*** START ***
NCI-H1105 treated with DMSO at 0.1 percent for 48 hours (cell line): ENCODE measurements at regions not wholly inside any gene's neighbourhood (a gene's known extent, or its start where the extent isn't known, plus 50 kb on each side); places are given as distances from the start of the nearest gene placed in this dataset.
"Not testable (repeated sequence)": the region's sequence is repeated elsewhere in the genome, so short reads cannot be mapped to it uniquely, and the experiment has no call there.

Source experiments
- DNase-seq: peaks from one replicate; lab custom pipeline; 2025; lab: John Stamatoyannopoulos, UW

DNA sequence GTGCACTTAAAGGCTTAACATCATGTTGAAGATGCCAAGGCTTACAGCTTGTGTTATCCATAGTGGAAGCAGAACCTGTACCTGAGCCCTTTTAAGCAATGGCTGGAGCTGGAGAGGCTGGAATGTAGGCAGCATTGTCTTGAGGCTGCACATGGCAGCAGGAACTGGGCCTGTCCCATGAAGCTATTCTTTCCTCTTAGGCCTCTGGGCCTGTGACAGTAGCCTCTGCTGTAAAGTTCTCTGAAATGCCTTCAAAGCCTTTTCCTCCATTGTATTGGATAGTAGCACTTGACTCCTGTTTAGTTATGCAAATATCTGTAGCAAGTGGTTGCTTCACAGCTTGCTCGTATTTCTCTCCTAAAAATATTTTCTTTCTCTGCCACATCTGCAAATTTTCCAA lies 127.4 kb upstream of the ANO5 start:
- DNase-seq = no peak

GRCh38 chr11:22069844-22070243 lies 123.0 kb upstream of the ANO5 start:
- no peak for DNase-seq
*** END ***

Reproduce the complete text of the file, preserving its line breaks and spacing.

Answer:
NCI-H1105 treated with DMSO at 0.1 percent for 48 hours (cell line): ENCODE measurements at regions not wholly inside any gene's neighbourhood (a gene's known extent, or its start where the extent isn't known, plus 50 kb on each side); places are given as distances from the start of the nearest gene placed in this dataset.
"Not testable (repeated sequence)": the region's sequence is repeated elsewhere in the genome, so short reads cannot be mapped to it uniquely, and the experiment has no call there.

Source experiments
- DNase-seq: peaks from one replicate; lab custom pipeline; 2025; lab: John Stamatoyannopoulos, UW

DNA sequence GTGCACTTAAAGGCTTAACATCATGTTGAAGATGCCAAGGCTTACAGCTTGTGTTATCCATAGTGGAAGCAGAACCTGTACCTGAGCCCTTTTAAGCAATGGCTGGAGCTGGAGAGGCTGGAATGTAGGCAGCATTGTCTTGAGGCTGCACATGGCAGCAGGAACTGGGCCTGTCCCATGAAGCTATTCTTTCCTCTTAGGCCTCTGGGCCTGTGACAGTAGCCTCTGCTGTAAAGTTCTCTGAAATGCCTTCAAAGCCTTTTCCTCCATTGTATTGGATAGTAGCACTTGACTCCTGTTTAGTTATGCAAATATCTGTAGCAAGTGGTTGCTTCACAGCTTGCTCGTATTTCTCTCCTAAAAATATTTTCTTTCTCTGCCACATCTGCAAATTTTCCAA lies 127.4 kb upstream of the ANO5 start:
- DNase-seq = no peak

GRCh38 chr11:22069844-22070243 lies 123.0 kb upstream of the ANO5 start:
- no peak for DNase-seq